Background: Adenoviruses allow efficient transduction of dividing and non-dividing cells and their safety for the treatment of cancer has been established in clinical trials. However, one disadvantage is their promiscuous tropism. In this regard, tissue-specific promoters (TSPs) could be useful for directing transgene expression to target tissues and for reducing adverse effects in non-target tissues. We hypothesize that selective adenovirus-mediated transgene expression could be achieved through the use of the secretory leukoprotease inhibitor (SLPI) promoter in the context of ovarian cancer. Methods: Adenoviruses containing the SLPI promoter driving reporter and suicide gene expression were created and tested in ovarian cancer cell lines and primary tumor cells isolated from patients. To evaluate the in vivo activation of the SLPI promoter in comparison to a ubiquitous promoter, intraperitoneal delivery was performed in tumor-bearing mice, followed by analysis of survival or gene expression in normal organs and tumor. Results: The SLPI promoter retained its fidelity in an adenoviral context and was activated in both cell lines and primary cancer cells. The SLPI promoter was induced to a high degree in ovarian cancer cells while showing significantly reduced activity in normal tissues. The therapeutic efficacy of SLPI promoter-controlled gene expression was similar to the ubiquitous promoter in vitro and in an orthotopic murine model of peritoneally disseminated ovarian cancer, with higher activity than controls. Conclusions: The SLPI promoter is a potentially useful TSP for ovarian cancer and facilitates further development of targeting strategies for improved gene therapy of ovarian carcinomas.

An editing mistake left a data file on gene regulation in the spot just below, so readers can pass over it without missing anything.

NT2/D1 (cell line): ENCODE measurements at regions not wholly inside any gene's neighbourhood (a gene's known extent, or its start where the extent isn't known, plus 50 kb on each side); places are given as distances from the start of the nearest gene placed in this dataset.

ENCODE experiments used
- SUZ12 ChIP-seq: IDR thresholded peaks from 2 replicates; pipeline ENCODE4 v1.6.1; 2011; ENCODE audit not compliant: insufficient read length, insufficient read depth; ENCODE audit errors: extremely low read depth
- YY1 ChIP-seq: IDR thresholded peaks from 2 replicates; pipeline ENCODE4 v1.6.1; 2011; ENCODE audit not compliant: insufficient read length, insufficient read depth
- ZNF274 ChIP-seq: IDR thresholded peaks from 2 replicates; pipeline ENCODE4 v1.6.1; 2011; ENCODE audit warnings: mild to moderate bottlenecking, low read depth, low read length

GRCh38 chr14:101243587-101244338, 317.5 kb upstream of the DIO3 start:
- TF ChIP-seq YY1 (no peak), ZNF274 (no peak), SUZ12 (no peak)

- Gene therapy
- Ovarian cancer
- Secretory leukoprotease inhibitor
- Tissue-specific promoters